Title: The Girl with a Clock for a Heart
Author: Peter Swanson
Release Date: February 4, 2014
Publisher: William Morrow
Rating: 4 out of 5
George Foss is comfortable in his steady job at a failing magazine and his on-again, off-again romance. His life is predictable and boring, and he likes it that way. But when George sees the love of his life, Liana, sitting in a Boston bar, he knows that things are about to change. Liana was George’s college girlfriend, and the intensity of their relationship was only matched by its abrupt end. But now, Liana needs George’s help, and while he suspects she’s not being completely forthcoming, he allows himself to be dragged into her world, with lasting repercussions for George.
An absolutely unconventional thriller, The Girl with a Clock for a Heart introduces an unreliable narrator in George, and readers must deduce what is fiction and what is fact in this slow-paced read.
The Girl with a Clock for a Heart is an interesting sort of thriller. The main character, George, is not your typical thriller hero. Everything about George screams plain, boring, and simple—not really the person you want to be reading about, especially since he doesn’t change much over the course of the novel. He makes some really bad decisions, especially in trusting Liana, and though he knows she’s probably taking advantage of him, he doesn’t care. He’s been intrigued by her ever since the day he met her. Readers will likely find this frustrating, as even George knows he should come clean to the police and protect himself, and yet he doesn’t.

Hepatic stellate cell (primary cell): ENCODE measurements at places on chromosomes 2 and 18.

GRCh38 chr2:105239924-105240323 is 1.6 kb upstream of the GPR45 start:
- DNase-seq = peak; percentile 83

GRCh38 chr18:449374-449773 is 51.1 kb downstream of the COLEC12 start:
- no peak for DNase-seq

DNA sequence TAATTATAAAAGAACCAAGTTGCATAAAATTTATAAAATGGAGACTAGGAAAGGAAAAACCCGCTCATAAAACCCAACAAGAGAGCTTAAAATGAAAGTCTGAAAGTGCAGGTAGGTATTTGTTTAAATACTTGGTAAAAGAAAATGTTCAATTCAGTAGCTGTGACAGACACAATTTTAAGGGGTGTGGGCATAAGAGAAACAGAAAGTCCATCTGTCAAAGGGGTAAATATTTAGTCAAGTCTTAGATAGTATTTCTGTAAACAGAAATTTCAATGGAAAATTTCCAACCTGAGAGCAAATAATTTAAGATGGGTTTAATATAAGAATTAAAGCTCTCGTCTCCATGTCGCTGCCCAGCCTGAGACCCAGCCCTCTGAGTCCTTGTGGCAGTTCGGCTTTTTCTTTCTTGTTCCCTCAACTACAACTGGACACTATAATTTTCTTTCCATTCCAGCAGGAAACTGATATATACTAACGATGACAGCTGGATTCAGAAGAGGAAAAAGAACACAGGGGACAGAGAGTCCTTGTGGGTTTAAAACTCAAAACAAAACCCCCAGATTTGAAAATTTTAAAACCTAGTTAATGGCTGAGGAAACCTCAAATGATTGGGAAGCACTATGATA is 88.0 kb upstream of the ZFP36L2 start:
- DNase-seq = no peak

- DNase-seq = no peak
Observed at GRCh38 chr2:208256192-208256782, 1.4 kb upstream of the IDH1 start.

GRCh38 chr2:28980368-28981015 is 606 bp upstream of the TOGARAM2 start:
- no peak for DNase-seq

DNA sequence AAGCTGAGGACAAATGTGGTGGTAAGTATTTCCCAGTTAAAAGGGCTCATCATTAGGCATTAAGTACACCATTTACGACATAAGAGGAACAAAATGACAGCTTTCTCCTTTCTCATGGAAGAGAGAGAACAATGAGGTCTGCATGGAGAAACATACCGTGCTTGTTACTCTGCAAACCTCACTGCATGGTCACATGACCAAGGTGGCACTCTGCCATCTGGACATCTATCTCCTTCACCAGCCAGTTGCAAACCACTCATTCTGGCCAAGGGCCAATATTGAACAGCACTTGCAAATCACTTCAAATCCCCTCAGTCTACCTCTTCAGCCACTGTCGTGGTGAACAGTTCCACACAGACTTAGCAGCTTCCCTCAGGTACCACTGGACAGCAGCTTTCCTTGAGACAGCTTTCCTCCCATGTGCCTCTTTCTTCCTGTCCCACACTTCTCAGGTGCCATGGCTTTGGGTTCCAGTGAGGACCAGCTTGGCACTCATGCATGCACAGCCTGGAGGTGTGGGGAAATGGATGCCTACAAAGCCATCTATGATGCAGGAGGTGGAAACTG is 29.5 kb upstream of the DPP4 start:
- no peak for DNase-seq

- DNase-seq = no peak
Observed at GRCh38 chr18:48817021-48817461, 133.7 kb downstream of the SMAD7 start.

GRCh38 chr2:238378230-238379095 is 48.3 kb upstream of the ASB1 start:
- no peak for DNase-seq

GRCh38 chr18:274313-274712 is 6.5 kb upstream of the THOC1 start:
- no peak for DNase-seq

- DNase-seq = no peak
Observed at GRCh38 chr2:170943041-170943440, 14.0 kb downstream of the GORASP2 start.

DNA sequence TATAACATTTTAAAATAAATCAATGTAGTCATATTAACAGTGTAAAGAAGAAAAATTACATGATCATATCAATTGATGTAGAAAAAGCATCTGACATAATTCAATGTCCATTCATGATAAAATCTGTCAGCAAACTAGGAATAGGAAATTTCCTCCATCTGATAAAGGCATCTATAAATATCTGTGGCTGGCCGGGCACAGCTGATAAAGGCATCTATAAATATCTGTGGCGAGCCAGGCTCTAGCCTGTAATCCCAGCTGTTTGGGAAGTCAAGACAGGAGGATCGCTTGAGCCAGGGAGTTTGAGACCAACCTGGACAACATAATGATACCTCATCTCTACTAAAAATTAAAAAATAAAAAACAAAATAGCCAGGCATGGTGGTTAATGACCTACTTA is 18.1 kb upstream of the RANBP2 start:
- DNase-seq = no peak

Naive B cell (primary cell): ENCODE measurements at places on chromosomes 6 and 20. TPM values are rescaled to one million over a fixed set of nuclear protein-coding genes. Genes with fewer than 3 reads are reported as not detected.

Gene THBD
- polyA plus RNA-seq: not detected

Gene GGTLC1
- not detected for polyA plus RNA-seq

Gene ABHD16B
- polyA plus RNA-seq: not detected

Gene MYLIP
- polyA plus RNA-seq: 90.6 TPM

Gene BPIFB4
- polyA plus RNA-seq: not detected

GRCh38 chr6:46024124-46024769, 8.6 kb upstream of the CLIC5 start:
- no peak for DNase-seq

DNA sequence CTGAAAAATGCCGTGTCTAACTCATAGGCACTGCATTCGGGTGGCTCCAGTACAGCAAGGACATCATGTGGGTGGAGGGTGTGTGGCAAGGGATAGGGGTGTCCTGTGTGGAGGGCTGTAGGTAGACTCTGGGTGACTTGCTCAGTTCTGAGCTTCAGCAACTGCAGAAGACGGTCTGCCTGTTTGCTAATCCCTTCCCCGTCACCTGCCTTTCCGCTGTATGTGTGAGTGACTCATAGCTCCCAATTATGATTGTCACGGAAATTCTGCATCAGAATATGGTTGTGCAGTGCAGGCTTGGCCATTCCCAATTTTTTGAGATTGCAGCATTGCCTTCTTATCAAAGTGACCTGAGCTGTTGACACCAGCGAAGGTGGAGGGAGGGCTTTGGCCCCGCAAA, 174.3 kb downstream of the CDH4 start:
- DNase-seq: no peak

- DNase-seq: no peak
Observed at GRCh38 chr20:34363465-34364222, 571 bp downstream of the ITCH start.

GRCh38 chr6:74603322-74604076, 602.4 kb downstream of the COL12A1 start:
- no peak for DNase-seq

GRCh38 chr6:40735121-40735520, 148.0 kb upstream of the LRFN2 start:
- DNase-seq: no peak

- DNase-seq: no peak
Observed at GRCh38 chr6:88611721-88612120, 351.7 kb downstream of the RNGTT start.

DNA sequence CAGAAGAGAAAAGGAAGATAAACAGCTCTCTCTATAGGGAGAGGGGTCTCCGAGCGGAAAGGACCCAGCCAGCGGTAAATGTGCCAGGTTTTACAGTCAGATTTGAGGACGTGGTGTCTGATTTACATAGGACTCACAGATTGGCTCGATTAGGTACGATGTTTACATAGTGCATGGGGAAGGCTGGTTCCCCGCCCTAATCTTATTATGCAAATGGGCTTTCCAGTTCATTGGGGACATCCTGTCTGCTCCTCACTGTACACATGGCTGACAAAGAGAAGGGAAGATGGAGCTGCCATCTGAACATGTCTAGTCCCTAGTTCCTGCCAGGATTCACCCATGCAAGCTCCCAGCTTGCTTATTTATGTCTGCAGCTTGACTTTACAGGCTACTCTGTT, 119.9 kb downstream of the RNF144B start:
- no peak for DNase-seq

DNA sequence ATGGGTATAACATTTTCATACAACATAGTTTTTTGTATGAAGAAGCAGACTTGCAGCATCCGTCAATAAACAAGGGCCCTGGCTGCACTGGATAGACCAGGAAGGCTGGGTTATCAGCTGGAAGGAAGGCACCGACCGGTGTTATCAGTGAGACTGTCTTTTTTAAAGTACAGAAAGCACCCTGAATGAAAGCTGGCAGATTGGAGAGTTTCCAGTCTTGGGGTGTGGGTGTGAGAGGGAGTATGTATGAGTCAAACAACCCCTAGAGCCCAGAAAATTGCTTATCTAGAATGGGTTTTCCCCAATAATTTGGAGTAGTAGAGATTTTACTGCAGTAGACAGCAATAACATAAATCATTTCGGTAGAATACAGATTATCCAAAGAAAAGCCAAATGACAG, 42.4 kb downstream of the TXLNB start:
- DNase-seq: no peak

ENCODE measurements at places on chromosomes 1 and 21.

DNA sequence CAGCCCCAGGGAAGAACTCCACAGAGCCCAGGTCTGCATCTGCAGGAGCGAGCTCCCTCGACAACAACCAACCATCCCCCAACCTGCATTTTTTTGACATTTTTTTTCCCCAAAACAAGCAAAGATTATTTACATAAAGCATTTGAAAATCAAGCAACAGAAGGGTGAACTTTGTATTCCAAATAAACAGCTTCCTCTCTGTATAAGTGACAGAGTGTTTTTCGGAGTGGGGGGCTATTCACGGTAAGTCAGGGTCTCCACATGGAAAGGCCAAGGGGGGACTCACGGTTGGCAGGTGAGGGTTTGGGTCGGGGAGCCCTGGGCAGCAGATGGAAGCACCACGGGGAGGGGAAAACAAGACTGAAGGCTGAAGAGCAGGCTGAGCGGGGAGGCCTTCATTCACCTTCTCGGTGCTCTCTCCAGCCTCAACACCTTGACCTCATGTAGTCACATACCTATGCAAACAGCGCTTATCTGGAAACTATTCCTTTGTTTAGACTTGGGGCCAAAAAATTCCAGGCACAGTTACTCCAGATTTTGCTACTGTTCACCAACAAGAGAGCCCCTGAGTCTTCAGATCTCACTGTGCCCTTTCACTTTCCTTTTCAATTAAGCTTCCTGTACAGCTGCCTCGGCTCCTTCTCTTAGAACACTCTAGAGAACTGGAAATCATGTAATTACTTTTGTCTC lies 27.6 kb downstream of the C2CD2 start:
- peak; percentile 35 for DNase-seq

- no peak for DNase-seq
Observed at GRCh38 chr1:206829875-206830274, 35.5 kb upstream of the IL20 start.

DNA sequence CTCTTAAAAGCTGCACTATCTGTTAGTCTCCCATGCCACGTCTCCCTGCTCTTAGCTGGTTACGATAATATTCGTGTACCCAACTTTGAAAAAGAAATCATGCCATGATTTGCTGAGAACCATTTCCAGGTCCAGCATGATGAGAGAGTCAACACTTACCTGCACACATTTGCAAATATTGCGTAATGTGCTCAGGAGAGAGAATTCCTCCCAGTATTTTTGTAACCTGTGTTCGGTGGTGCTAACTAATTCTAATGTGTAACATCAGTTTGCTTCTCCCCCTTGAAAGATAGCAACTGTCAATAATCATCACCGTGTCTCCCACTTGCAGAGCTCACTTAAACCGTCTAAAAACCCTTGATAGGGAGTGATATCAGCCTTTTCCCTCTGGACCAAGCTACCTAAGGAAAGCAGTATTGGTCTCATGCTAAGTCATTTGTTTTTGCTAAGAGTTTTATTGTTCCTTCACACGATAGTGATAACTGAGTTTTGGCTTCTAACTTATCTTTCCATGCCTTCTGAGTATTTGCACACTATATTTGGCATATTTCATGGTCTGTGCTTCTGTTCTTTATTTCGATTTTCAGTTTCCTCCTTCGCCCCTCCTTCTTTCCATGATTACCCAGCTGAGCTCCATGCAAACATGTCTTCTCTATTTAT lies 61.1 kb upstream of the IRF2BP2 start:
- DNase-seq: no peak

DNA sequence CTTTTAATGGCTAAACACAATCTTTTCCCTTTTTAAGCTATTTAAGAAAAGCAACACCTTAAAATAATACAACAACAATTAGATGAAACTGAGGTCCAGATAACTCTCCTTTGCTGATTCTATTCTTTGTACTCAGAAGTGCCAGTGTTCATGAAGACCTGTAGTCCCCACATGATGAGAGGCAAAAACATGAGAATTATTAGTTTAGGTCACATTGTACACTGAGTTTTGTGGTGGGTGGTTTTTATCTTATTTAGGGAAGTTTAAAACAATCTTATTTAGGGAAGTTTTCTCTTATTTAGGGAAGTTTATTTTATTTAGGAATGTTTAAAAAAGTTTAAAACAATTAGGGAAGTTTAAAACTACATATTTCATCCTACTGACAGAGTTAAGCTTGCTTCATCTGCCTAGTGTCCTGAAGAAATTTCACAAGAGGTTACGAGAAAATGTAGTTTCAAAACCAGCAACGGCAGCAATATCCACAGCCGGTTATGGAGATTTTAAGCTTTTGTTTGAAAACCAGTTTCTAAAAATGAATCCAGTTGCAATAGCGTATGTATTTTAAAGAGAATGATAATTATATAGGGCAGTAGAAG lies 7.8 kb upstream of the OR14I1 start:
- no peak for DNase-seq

This hesitancy actually introduces the question of an unreliable narrator into the mix; the author, Peter Swanson, gives the reader as little information as possible. The Girl with a Clock for a Heart is told from George’s point of view; there’s no reason he shouldn’t be absolutely candid with the reader. But yet, he’s not. So that leads to the reader questioning his trustworthiness: Is George actually as innocent as he claims, in love with Liana and therefore willing to do anything for her, no matter the cost? Or is he a willing participant in Liana’s schemes, aware of exactly what he is doing and why?
The plot of The Girl with a Clock for a Heart moves slowly, as George muddles his way through one scheme after another. This novel is very much a “telling, rather than showing” as George narrates his actions. In the end, the overarching story is revealed as George discusses what he thinks actually happened, at which point the reader must ponder George’s true role in the entire series of events. This style will not work for everyone; that’s why it’s such an unconventional mystery novel. Most of these types of novels thrive on showing, on action. This isn’t necessarily a quiet book, but it’s very different. It’s worth the read, but it’s not going to be what you expect.
If you enjoy exploring new types of novels, then give The Girl with a Clock for a Heart a try. It’s enjoyable, if slow, and the main character is absolutely befuddling. He makes the worst decisions…but is that the plan? Is he playing a role? This layering works well for the novel and gives it a depth it wouldn’t otherwise have. It’s unconventional, but if you enjoy that, then it is worth the read.